Necrotic enteritis, caused by Clostridium perfringens, is an important bacterial disease of poultry. A suspected case of necrotic enteritis was presented for necropsy from an Indian Kadaknath Fowl flock showing diarrhea and progressive debility. Gross examination revealed necrotic to ulcerative lesions in intestine. The organism was isolated from the intestinal contents, tissue and liver under anerobic conditions. The cultural characteristics and Gram staining were suggestive of C. perfringens. The sequencing of 16s rRNA gene confirmed the isolate as C. perfringens and which was well differentiated from other clostridia associated with avian intestinal tract. This study demonstrates that 16s rRNA gene sequencing can provide rapid and confirmatory identification of C. perfringens. Further, Multiplex Polymerase Chain Reaction (mPCR) was performed for toxinotyping and isolate was found to be positive for α toxin (cpa) and β2 toxin (cpb2), a feature of C. perfringens type A isolates. As some recent studies have highlighted the involvement of NetB toxin in pathogenesis, therefore, PCR was carried out to find the presence of this toxin, the isolate was found to be negative for netB gene. This study emphasizes the molecular characterization and toxinotyping as a rapid tool for detection of C. perfringens from suspected necrotic enteritis cases. Very few reports regarding molecular characterization are available from India, hence it adds to the available data on this important poultry pathogen. Further investigations are required to understand the exact role of NetB toxin in pathogenesis as various studies including the current one reports NetB negative strains involved in necrotic enteritis.
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India ranks first in livestock population which contributes 4% to total Gross Domestic Product (GDP) and 27% to agriculture (DAHDF, 2012). Reproductive traits, short productive lifespan, production of good quantity of eggs and worldwide distribution, favour the use of poultry as a major source of animal protein which maximized the growth of poultry industry in the last two decades. For the growing human population there is much demand for good quantity and quality protein (Godfray et al., 2010). To meet this demand, rearing of poultry by intensive system is practised in most part of the world but which leads to major disease outbreaks, even in indigenous breeds of chickens like Kadaknath, well known for its disease resistance ability. Most alarming among all the diseases is the one which affects the gastrointestinal tract because of production losses, high mortality and risk of contamination of poultry products for human consumption (Dahiya et al., 2006). Necrotic enteritis is a sporadic disease of avian species which has been reported from most areas of world in which poultry are reared (Dahiya et al., 2006). Implementation of legislative restriction on usage of growth promoting antibiotics in animal feed and reduction of using antimicrobial growth promoters due to concern of spreading antimicrobial resistance imparted the increased prevalence of diseases such as necrotic enteritis (Van Immerseel et al., 2009).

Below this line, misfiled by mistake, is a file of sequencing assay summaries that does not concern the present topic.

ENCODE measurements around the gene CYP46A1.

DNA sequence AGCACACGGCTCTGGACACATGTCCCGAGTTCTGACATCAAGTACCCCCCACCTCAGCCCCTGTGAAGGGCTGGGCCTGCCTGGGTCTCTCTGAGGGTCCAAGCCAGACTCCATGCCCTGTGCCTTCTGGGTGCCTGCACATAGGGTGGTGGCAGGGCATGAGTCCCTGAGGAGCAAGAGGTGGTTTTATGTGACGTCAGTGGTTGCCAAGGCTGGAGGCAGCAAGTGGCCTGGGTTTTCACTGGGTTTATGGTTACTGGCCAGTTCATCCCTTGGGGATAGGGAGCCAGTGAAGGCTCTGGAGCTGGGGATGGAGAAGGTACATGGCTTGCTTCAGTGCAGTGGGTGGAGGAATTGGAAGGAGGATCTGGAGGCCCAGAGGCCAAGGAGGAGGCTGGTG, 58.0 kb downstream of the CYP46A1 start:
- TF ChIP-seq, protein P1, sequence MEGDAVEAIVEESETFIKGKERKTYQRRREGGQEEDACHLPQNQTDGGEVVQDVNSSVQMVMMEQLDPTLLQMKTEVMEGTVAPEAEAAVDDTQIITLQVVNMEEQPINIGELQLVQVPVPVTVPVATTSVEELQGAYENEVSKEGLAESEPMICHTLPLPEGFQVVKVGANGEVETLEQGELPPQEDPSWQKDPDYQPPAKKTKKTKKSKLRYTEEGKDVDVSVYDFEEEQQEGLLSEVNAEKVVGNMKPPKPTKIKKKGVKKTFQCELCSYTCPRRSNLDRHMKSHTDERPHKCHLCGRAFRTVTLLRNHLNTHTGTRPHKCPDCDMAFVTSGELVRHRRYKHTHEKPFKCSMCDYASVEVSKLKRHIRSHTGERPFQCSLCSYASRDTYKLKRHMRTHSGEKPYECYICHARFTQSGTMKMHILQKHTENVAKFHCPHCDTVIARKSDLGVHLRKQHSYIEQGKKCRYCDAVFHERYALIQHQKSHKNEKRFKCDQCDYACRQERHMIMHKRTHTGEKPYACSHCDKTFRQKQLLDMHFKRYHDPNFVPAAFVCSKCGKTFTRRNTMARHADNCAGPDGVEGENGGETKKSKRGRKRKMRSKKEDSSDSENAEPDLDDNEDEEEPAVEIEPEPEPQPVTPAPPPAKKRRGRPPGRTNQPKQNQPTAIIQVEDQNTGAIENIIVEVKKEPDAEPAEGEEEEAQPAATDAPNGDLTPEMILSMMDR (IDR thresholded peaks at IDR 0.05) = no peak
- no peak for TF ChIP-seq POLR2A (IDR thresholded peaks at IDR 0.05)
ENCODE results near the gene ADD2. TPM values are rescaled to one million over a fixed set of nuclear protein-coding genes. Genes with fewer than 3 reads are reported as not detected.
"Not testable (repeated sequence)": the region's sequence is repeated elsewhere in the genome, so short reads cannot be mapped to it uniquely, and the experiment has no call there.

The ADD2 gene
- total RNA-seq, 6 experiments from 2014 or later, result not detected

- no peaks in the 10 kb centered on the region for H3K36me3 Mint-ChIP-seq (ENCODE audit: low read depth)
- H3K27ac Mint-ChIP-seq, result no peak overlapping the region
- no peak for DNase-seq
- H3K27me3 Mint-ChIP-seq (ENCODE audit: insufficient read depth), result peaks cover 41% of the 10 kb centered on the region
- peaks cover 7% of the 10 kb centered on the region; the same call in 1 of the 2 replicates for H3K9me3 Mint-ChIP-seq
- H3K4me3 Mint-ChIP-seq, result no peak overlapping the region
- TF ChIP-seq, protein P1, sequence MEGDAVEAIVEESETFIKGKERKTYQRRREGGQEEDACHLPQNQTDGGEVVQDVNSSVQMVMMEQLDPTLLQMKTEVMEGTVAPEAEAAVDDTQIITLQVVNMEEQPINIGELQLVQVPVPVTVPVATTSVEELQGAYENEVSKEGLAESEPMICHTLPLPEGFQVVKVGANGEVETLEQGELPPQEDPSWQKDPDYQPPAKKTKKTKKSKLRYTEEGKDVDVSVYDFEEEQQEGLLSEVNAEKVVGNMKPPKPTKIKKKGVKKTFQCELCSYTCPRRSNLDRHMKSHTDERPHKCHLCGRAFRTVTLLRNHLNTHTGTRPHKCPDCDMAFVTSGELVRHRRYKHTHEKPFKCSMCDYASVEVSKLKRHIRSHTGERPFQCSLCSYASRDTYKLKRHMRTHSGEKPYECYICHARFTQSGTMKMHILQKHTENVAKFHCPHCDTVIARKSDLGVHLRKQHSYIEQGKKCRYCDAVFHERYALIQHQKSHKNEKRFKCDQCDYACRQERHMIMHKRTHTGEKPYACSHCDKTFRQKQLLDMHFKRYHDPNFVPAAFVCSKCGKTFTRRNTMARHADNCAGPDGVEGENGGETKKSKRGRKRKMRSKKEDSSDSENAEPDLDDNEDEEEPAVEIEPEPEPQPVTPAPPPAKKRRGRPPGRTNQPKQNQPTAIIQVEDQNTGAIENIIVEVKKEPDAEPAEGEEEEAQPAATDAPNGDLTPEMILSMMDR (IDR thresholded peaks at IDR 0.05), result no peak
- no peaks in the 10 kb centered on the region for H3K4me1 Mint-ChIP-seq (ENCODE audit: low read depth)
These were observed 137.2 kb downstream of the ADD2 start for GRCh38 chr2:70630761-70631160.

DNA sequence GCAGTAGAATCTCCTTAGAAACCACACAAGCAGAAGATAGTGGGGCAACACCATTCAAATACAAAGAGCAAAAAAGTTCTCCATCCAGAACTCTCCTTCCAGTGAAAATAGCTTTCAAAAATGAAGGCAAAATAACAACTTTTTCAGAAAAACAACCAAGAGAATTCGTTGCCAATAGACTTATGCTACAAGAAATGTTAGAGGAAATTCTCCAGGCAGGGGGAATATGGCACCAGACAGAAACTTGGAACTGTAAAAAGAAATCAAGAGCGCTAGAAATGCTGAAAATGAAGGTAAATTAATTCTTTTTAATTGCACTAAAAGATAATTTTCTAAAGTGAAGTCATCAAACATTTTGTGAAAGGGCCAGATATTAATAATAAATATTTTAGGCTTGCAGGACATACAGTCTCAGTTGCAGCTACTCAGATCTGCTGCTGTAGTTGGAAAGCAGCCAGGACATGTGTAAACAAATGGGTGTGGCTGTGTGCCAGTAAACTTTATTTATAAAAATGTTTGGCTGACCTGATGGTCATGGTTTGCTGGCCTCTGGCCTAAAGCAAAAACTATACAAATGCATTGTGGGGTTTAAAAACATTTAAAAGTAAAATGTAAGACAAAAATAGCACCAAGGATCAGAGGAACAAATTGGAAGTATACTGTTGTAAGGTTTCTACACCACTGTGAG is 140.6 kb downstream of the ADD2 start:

Etiological agent of Necrotic enteritis is Clostridium perfringens type A and to a lesser extent the type C (Cooper and Songer, 2009), an anaerobic gram positive, spore forming, ubiquitous organism found in the gastrointestinal tract of healthy birds also. Predisposing factors for this condition includes changes in diet, poor hygienic conditions, stress, mucosal damage causing parasites such as Coccidia and the presence of other pathogenic C. perfringens strains. Outbreaks occur most frequently in chickens around 2-6 weeks of age when the maternal antibodies ebbed around 2 weeks before attaining maturity of the chicken immune system. Occurrence in broilers up to 11 weeks of age, 3-6 month old commercial layers, 12-16 week replacement pullets have also been reported (Malmarugan et al., 2012). There is also a report in older birds (9 month) from India in 1974. Alpha toxin is considered as the major virulence factor responsible for producing lesions in necrotic enteritis. But alpha toxin null mutant was also equally able to produce disease as compared to wild strains (Keyburn et al., 2008). Recently, a novel pore forming toxin has been described, Perfringens necrotic enteritis B-like toxin (NetB). The netB gene is located on an approximately 85 kb plasmid (Lepp et al., 2010), associated with pathogenesis causing by damage to host cells. Clinical necrotic enteritis is manifested in two forms, classical acute form characterised by sudden increase in flock mortality without any predictive signs, albeit wet litter is an early indicator of disease. The course of disease is often peracute indicated by death within 1-2 h, sometimes mortality may raise up to 50% (Helmboldt and Bryant, 1971; Riddell and Kong, 1992). The subclinical form is more significant than clinical form due to persistence of disease in flocks without any noticeable clinical signs and mortality. Chronic intestinal damage produced by this form of disease results in poor digestion and absorption, reduced weight gain and increased feed conversion ratio which ultimately leads to poor production performance (Elwinger et al., 1992; Kaldhusdal et al., 2001).